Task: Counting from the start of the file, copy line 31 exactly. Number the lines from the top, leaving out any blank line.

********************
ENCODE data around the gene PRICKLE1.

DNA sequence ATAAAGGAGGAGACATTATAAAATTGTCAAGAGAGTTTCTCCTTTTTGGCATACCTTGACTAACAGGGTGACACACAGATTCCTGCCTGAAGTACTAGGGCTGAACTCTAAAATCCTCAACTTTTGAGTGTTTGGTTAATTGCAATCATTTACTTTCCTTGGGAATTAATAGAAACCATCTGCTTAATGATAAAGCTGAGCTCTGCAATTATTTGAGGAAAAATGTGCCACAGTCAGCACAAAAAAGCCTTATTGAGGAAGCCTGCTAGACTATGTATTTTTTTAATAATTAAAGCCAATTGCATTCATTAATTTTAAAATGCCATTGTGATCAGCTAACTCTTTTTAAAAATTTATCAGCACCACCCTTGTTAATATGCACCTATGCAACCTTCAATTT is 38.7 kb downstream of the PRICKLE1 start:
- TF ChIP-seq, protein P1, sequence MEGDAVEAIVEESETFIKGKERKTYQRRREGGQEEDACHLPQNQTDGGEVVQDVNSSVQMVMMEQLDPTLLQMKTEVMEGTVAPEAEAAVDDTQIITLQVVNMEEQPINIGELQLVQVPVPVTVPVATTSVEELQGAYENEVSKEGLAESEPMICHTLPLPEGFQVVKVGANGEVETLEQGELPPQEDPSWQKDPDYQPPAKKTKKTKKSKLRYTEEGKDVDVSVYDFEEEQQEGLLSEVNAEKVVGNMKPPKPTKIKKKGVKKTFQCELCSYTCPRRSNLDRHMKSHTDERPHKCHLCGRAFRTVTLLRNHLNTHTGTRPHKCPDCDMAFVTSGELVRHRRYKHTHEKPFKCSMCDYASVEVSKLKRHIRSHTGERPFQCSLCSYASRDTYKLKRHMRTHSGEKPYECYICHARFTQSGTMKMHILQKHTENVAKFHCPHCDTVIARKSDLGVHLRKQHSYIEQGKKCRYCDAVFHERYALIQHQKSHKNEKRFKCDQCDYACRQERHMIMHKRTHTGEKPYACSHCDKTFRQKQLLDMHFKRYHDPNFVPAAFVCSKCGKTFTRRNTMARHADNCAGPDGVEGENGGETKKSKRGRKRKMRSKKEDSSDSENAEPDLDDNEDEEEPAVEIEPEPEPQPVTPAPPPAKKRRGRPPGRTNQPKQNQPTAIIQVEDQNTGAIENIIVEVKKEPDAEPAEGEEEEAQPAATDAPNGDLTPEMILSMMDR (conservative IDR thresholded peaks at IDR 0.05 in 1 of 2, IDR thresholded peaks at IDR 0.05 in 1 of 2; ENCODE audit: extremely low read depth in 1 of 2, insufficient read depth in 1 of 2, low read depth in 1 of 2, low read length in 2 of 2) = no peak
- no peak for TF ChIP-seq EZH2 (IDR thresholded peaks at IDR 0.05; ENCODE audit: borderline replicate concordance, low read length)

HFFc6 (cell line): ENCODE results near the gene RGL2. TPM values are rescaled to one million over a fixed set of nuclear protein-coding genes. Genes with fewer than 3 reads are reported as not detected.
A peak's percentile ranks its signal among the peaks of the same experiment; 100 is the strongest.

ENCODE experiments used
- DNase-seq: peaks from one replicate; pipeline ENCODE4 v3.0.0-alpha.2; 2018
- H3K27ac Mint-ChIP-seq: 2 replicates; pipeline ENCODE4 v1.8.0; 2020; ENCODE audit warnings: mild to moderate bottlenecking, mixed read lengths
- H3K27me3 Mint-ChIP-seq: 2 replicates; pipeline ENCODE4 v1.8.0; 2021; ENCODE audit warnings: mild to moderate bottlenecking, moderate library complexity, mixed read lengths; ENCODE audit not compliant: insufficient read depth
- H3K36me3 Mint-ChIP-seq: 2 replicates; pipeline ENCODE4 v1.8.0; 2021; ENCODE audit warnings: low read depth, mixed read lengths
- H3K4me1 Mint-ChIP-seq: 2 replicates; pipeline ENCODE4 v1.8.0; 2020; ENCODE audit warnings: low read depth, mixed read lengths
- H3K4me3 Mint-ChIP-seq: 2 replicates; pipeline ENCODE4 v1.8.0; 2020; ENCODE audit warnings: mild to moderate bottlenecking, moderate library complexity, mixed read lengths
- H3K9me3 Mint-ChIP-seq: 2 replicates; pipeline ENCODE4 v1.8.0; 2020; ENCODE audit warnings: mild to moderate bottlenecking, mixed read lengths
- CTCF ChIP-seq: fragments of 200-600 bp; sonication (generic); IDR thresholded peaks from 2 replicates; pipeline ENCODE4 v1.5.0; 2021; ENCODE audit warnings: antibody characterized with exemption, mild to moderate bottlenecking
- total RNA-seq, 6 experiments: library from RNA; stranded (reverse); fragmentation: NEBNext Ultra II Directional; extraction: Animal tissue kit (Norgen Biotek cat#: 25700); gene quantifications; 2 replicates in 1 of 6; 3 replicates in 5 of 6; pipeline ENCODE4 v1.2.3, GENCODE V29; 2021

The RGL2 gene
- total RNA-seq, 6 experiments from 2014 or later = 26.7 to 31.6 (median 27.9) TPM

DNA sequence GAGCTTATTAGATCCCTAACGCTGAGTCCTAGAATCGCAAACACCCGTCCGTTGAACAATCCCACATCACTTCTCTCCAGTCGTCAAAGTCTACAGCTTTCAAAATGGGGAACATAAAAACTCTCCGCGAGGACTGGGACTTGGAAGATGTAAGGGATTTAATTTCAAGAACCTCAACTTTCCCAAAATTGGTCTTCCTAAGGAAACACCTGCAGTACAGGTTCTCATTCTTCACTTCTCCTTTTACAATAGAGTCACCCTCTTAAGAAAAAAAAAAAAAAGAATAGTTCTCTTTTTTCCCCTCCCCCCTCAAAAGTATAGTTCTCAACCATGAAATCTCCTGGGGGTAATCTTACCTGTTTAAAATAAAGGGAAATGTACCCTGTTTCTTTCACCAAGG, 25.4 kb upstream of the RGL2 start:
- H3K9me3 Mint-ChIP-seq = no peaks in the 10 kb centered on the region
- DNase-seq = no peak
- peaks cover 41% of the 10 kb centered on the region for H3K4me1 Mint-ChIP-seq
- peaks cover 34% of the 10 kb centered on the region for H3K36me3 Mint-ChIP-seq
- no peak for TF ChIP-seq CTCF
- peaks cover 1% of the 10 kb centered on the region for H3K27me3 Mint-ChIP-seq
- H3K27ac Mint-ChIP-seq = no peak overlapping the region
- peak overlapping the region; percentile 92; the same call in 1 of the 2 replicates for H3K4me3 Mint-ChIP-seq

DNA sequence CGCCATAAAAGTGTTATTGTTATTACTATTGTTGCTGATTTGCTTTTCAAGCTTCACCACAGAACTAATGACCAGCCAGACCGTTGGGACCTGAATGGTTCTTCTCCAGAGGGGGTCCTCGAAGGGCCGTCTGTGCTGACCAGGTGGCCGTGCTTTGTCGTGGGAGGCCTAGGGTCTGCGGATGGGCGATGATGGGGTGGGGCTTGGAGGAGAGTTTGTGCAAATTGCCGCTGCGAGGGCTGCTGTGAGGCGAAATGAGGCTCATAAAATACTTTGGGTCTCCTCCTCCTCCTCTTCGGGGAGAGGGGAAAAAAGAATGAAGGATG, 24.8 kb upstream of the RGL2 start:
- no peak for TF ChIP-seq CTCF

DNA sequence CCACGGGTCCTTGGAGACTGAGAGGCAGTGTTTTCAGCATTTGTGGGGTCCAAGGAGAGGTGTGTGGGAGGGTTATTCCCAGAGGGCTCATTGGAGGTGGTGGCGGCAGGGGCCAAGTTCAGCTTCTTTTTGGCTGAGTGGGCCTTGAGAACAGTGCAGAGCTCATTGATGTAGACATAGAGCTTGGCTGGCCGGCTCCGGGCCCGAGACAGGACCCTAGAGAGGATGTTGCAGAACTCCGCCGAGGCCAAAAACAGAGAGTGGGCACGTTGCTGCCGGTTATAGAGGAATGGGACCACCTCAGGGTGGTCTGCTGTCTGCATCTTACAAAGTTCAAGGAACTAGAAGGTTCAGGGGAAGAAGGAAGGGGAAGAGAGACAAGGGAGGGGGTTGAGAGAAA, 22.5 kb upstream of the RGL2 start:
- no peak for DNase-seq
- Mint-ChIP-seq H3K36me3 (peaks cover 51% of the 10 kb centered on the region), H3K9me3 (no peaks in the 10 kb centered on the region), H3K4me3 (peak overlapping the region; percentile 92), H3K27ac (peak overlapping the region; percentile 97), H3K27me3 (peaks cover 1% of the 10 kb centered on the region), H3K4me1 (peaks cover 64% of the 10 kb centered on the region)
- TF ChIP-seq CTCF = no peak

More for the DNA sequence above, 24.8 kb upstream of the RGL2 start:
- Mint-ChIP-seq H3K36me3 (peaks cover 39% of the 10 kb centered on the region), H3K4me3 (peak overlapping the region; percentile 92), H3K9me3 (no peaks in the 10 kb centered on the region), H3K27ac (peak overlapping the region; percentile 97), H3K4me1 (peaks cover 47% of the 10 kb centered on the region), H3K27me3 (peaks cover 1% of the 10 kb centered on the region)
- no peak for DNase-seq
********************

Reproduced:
- no peak for DNase-seq